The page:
I’ve made a big deal over the years about how I miss the color-coded street signs, by borough, that marked NYC streets between 1964 and 1985, which were thence supplanted by the green-and-white numbers since then. I’ve come to realize, though, that there were another set of directional signs right under my nose, as it were, the whole time.
I’m referring to NYC’s “arrowhead” system of smaller signs, installed beginning in the 1940s (my estimate) that were placed on main routes, directing motorists to major expressways or bridges conceived in large part by NYC traffic czar Robert Moses. They were small signs in various shapes: arrowhead (Throgs Neck and Bronx-Whitestone), inverted triangle (Triborough), or circle (Queens-Midtown and Brooklyn-Battery Tunnels), and seemed to follow a color-coded system, though I have yet to crack it without seeing all of the signs, though the bridges seemed to be white or navy-blue with a red border, though the Verrazano Bridge was a circle. The tunnel signs were black and white circles (Brooklyn-Battery) and gold and black (Queens-Midtown).
As large green and white directional signs have gained prominence, the “arrowheads” as I call all of them, have been phased out, though there are still several of them around town where the Department of Transportation hasn’t removed them. The DOT has been installing new versions, which are rounded-edged rectangles with the arrowheads printed on them, not die-cut. Know the imitations!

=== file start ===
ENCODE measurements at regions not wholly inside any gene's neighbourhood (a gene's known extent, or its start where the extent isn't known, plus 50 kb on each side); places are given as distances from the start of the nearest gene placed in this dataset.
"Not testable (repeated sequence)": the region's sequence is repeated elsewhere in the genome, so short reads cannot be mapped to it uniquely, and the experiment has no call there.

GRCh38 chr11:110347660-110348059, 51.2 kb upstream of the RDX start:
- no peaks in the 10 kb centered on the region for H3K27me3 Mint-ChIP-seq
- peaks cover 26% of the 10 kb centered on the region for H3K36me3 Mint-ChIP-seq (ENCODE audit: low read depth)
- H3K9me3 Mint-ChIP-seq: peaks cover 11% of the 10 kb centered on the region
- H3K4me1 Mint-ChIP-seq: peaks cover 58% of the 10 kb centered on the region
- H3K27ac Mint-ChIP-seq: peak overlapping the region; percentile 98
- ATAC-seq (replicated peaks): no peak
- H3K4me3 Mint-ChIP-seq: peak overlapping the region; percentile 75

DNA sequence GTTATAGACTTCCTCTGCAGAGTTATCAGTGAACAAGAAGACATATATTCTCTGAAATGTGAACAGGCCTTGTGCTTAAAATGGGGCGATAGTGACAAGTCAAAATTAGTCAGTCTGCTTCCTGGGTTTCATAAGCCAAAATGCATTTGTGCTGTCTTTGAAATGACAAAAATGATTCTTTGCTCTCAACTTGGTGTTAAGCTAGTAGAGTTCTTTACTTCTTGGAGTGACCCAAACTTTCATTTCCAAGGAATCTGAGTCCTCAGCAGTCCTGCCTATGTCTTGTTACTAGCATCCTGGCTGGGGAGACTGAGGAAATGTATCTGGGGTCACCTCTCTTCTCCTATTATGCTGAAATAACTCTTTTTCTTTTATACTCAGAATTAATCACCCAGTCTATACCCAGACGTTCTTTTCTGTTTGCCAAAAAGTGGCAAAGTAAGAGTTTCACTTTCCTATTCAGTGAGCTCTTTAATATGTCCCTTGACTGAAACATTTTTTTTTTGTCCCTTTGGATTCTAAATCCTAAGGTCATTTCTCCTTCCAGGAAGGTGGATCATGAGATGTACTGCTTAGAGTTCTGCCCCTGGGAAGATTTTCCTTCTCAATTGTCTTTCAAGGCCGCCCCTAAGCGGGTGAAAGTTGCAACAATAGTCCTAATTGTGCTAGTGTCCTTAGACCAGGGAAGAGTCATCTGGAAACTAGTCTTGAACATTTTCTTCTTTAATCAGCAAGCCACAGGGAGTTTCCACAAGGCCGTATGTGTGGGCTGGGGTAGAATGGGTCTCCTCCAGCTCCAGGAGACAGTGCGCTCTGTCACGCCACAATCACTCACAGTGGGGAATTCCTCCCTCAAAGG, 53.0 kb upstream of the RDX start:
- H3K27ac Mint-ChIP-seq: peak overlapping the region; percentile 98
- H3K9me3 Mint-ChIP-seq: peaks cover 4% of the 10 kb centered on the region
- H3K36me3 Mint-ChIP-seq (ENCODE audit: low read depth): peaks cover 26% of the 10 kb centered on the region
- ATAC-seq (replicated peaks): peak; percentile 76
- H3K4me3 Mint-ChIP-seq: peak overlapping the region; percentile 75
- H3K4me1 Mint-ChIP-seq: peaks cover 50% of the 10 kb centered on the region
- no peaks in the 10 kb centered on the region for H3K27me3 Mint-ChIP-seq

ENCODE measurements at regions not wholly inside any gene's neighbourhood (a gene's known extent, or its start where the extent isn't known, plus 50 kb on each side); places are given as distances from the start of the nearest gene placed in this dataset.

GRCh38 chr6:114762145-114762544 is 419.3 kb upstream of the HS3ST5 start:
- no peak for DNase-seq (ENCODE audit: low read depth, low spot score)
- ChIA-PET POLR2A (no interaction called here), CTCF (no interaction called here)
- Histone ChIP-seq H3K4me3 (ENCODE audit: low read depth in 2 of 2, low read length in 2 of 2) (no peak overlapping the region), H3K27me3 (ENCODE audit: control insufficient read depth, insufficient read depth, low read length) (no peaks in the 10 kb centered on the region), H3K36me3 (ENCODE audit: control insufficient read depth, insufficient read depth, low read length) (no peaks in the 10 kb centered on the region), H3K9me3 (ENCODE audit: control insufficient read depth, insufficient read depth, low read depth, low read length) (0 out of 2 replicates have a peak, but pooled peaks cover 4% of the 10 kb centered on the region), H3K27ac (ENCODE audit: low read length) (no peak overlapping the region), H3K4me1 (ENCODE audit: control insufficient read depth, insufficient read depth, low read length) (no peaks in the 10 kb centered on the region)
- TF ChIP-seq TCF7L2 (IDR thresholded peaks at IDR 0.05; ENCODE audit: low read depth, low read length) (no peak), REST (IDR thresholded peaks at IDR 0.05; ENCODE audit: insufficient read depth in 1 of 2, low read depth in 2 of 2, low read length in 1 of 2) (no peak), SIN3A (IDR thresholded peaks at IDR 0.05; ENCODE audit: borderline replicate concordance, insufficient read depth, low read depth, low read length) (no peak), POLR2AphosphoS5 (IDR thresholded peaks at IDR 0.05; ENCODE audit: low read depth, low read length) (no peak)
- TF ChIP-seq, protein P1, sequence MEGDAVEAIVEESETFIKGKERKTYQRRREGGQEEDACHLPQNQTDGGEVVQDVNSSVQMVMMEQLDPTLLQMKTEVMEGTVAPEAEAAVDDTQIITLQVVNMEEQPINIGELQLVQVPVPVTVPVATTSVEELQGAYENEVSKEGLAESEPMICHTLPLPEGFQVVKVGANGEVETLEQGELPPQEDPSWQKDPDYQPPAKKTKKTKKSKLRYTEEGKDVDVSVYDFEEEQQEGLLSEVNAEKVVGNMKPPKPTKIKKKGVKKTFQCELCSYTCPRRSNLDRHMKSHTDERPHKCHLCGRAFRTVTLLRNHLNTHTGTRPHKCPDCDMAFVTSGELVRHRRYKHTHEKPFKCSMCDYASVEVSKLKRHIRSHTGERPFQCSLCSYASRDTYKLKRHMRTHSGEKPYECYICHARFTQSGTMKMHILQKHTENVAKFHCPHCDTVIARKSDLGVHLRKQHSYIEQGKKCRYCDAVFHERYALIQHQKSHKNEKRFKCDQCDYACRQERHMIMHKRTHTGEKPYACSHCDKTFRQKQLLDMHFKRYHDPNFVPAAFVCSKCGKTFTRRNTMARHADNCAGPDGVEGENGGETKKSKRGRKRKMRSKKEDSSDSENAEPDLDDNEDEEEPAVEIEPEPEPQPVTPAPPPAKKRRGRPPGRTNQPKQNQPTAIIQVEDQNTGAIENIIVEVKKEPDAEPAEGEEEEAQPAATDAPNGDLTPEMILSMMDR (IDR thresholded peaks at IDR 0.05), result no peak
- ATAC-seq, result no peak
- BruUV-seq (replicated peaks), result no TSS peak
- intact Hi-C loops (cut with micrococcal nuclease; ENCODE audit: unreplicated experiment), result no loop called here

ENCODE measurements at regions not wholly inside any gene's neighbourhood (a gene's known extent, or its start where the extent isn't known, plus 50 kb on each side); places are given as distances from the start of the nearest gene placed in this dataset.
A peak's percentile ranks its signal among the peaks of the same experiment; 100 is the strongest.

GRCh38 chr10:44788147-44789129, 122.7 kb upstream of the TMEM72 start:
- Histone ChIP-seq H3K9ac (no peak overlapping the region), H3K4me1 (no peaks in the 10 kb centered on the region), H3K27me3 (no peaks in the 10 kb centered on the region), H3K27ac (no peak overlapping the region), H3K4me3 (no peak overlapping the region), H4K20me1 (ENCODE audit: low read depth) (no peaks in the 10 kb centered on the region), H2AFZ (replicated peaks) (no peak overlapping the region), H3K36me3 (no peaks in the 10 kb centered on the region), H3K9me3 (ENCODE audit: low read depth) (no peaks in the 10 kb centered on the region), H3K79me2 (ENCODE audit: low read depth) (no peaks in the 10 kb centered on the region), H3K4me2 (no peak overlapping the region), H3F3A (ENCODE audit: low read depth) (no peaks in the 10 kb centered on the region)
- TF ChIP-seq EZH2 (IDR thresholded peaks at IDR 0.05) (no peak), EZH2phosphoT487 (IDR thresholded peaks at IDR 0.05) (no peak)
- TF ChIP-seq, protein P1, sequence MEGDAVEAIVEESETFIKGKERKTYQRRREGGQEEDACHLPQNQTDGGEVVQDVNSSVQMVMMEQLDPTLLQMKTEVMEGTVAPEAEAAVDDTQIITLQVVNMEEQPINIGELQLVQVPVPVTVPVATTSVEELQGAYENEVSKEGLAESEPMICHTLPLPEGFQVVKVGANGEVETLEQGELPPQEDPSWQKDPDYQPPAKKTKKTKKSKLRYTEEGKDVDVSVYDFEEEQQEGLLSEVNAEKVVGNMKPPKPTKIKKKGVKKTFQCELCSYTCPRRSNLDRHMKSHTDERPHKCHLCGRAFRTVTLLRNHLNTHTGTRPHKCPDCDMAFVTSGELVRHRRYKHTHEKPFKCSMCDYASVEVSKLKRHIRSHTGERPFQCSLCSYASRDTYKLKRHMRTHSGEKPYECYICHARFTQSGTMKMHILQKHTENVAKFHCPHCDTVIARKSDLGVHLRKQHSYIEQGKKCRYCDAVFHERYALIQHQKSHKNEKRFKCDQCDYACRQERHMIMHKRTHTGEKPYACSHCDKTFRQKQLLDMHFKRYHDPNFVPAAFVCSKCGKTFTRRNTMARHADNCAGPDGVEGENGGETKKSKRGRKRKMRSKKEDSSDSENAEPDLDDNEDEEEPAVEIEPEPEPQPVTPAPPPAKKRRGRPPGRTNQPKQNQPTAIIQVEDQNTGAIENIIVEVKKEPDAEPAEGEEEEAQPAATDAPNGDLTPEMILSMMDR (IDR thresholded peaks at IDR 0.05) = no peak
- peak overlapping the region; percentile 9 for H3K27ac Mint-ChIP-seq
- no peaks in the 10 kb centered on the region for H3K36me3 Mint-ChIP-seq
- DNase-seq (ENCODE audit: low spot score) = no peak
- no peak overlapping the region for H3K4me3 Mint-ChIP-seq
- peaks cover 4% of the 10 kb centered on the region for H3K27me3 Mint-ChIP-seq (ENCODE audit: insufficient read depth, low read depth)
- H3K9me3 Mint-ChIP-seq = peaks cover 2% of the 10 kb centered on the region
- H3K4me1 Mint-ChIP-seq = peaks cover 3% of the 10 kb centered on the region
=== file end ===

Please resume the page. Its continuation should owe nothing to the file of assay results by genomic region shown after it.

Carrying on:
I find more all the time, so If I get a critical mass of more of them I’ll so a second page.
Roosevelt Avenue in the 50s in Woodside, Queens
Queens Blvd./Roosevelt Avenue at 49th Street, Woodside, Queens
Queens Boulevard and 42nd Street, Sunnyside, Queens. Older samples in the genre use fonts other than Highway Gothic, which came along in the 1950s.
1st Avenue and East 35th Street, Murray Hill, Manhattan
Flushing, Queens. This battered sign has since been removed.
There’s a whole flock of Arrowheads on River Avenue near Yankee Stadium. Here was also see one of the large green and white signs that have largely supplanted the smaller Arrowheads.
Junction Boulevard and 46th Avenue, Corona.
3rd Avenue under the Gowanus Expressway in Park Slope.
This lamppost on Astoria Boulevard and Newtown Avenue has nine (9) directional or safety signs on it, one of which is an Arrowhead.
The intersection of Woodside Avenue and 69th Street sported a pair of Arrowheads, one of which is shown here.
Under the Broadway el in Bedford-Stuyvesant you will find a discreetly placed Arrowhead.
Lastly, here’s a pair on Rockaway Blvd. in Rosedale that have gone to the great beyond, along with the old castiron lamppost that carried them.